Verdicchio

Verdicchio is a white Italian wine grape grown primarily in the Marche region of central Italy. The name Verdicchio derives from verde (or "green") and refers to the slight green-yellow hue that wines made from this varietal can have. 

Verdicchio has a long history in the Marche region, with documents noting its presence there since the 14th century. Verdichhio is the 15th most planted varietal in the world, ahead of such well-known varietals as Chardonnay, Pinot Noir, Sauvignon Blanc and Sangiovese. 

Verdicchio can produce wines that are virtually colorless with noticeable high acidity that can come across on the palate with citrus notes. Well-made examples of Verdicchio from favorable vintages can have flavors of lemons and slight bitter almond notes. The high acidity of the grape makes it a good base cuvee variety for producing sparkling wine.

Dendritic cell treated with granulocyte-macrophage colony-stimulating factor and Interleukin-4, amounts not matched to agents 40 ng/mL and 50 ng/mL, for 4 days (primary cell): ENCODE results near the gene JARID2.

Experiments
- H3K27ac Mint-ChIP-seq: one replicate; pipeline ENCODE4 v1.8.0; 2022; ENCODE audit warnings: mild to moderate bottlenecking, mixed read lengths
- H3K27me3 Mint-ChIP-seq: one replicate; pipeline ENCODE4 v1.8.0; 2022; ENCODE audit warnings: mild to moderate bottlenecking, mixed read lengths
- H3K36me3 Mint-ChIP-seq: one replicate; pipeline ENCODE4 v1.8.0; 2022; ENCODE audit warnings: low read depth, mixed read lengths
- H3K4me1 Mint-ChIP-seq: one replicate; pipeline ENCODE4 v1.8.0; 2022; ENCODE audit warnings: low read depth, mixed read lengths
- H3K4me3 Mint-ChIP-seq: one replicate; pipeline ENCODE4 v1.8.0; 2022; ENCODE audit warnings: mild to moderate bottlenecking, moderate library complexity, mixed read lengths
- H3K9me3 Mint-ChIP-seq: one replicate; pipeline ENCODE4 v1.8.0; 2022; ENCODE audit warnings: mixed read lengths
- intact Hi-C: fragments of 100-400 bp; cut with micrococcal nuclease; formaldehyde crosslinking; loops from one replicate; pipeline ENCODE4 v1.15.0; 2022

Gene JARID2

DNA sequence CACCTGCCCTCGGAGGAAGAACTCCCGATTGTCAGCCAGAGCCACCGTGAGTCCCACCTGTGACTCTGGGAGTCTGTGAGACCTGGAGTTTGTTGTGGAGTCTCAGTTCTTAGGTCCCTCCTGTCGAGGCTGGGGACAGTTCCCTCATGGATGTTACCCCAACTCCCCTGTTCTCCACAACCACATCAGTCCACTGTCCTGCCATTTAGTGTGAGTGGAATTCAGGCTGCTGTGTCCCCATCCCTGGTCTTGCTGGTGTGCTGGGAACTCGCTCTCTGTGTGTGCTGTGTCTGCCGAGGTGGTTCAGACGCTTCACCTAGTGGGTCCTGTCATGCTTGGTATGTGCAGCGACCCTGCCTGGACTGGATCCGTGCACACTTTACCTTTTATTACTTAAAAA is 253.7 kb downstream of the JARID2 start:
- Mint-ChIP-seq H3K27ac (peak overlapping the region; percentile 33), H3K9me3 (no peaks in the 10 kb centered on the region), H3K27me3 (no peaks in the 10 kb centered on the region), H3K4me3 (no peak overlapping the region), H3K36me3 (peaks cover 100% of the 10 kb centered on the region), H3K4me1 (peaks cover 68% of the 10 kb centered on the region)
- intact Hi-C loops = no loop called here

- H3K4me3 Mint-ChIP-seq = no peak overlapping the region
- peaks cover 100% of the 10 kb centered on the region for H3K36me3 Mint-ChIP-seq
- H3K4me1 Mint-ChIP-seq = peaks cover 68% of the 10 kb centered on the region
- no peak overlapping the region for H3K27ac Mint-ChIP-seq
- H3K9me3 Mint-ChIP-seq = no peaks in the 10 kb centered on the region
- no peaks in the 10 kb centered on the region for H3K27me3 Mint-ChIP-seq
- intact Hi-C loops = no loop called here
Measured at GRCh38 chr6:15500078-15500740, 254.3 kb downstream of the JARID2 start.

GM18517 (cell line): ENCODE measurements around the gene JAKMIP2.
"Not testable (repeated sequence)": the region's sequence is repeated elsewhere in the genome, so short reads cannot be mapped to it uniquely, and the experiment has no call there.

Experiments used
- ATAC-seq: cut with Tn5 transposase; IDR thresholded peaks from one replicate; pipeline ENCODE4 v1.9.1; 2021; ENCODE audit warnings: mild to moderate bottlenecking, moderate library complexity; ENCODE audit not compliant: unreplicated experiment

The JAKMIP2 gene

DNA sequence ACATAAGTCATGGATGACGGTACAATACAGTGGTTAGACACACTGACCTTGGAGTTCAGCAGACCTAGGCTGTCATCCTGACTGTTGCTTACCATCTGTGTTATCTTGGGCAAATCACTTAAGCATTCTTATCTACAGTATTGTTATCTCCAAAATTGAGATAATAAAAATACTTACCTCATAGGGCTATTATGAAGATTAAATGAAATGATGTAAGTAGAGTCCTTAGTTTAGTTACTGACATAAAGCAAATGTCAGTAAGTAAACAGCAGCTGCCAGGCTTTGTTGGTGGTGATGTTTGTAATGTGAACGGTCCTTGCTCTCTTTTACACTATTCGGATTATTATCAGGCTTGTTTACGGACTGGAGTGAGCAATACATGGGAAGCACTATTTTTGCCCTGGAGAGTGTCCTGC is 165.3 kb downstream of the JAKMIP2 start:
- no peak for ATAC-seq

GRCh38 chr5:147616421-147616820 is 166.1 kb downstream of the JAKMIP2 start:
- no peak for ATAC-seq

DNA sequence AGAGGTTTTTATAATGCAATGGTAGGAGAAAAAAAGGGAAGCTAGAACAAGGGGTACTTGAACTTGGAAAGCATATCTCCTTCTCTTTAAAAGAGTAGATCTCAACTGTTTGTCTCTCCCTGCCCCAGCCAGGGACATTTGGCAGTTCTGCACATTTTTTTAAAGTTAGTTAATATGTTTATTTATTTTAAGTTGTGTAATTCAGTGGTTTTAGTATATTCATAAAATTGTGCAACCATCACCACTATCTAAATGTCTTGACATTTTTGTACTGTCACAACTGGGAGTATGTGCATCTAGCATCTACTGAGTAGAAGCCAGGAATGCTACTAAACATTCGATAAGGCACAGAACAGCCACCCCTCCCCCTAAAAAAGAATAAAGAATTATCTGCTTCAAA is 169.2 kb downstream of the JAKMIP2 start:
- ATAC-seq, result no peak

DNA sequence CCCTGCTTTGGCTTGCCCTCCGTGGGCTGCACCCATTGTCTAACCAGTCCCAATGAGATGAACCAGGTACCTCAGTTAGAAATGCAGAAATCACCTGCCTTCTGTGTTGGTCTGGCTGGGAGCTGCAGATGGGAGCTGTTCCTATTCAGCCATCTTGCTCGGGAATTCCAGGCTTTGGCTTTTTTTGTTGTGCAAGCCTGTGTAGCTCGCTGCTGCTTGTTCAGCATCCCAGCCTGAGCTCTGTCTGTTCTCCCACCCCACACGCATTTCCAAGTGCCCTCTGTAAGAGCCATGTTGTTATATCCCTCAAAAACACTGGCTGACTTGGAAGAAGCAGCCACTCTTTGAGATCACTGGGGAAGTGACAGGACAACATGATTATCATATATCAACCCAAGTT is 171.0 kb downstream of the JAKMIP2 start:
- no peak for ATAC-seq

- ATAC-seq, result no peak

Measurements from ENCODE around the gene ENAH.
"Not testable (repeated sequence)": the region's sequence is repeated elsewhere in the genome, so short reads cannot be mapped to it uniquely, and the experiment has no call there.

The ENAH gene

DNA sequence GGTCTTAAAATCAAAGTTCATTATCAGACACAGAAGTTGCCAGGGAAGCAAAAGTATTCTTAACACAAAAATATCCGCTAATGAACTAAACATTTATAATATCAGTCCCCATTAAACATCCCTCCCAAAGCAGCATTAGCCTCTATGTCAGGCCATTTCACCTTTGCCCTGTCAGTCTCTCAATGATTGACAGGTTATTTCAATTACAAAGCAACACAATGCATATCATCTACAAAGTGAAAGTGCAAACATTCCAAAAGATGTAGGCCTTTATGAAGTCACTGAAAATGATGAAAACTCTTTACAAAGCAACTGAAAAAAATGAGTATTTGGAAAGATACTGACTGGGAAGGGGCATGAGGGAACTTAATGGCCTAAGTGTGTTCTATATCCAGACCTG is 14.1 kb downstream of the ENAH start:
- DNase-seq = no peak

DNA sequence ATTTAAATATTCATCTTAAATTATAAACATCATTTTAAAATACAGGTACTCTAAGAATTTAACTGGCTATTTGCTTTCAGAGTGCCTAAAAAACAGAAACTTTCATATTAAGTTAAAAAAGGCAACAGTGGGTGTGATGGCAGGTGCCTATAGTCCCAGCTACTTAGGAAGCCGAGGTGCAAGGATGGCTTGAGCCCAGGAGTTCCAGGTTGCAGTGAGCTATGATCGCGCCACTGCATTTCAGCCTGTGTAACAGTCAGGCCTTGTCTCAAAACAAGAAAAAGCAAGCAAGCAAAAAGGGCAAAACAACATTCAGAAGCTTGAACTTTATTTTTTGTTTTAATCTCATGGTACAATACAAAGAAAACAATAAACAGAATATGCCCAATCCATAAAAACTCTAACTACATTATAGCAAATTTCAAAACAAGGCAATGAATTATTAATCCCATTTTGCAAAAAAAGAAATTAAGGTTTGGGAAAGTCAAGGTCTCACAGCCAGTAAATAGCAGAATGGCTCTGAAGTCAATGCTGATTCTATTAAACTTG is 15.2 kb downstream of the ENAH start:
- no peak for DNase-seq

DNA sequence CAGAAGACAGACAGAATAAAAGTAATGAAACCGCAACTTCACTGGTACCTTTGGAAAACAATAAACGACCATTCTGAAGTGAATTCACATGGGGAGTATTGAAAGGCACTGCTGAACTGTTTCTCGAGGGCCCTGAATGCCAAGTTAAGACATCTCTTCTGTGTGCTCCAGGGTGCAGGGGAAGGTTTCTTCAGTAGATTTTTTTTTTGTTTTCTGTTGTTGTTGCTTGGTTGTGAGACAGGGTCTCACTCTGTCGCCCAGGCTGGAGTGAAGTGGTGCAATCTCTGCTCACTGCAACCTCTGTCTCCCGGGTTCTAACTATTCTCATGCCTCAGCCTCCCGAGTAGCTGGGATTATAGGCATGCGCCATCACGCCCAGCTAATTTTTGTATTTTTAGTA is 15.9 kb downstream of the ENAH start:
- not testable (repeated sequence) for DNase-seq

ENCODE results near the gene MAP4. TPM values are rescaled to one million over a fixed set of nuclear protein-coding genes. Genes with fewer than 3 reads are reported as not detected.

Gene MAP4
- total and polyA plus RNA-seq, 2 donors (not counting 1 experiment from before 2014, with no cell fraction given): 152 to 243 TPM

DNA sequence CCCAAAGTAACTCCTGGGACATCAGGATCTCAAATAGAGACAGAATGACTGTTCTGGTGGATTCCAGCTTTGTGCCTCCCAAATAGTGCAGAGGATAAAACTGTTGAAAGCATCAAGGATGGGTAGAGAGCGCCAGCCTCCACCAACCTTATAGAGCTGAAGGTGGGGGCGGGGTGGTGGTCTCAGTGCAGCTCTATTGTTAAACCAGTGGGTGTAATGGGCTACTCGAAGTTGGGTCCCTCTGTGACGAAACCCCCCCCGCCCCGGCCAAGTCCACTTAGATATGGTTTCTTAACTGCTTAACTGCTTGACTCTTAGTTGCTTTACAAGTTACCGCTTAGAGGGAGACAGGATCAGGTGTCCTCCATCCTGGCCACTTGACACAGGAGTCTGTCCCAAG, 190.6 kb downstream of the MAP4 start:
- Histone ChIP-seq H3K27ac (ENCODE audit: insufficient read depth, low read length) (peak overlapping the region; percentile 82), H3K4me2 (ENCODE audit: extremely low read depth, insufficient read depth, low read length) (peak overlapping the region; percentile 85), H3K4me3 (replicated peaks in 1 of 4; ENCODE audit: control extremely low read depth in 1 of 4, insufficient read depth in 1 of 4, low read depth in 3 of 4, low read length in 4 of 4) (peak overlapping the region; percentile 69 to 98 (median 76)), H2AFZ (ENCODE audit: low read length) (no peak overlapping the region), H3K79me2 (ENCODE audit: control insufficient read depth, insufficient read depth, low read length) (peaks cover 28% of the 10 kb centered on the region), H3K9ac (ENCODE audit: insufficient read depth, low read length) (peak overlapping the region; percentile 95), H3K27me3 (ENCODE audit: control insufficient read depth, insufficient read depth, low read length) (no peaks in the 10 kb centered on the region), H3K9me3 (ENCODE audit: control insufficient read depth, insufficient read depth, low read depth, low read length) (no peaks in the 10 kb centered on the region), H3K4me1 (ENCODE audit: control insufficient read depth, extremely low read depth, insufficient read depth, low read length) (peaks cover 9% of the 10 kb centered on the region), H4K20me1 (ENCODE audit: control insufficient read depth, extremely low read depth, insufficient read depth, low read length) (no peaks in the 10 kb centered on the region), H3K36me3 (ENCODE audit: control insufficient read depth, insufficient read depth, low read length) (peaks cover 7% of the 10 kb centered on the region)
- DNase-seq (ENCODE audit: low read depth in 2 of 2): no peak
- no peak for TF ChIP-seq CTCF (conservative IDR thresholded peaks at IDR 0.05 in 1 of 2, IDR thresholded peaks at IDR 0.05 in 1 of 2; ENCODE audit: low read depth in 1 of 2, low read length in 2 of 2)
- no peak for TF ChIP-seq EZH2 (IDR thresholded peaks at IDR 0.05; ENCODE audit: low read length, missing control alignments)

The subtlety of Verdicchio flavors allows it to pair well with a variety of foods. For example, Verdicchio pairs well with fish and shellfish baked or poached with a savory sauce or fried and with seafood pasta, polenta, pesto, risotto, savory soups and vegetable dishes. 

Cheeses that go well with Verdicchio include Brie and Camembert (without rinds), Colby, Cheddar (mild), Fontina, Gouda, Manchego, Monterey Jack, Mozzarella, Provolone, Triple Creme, St. Andre and Zamarano (Spanish sheep-milk cheese).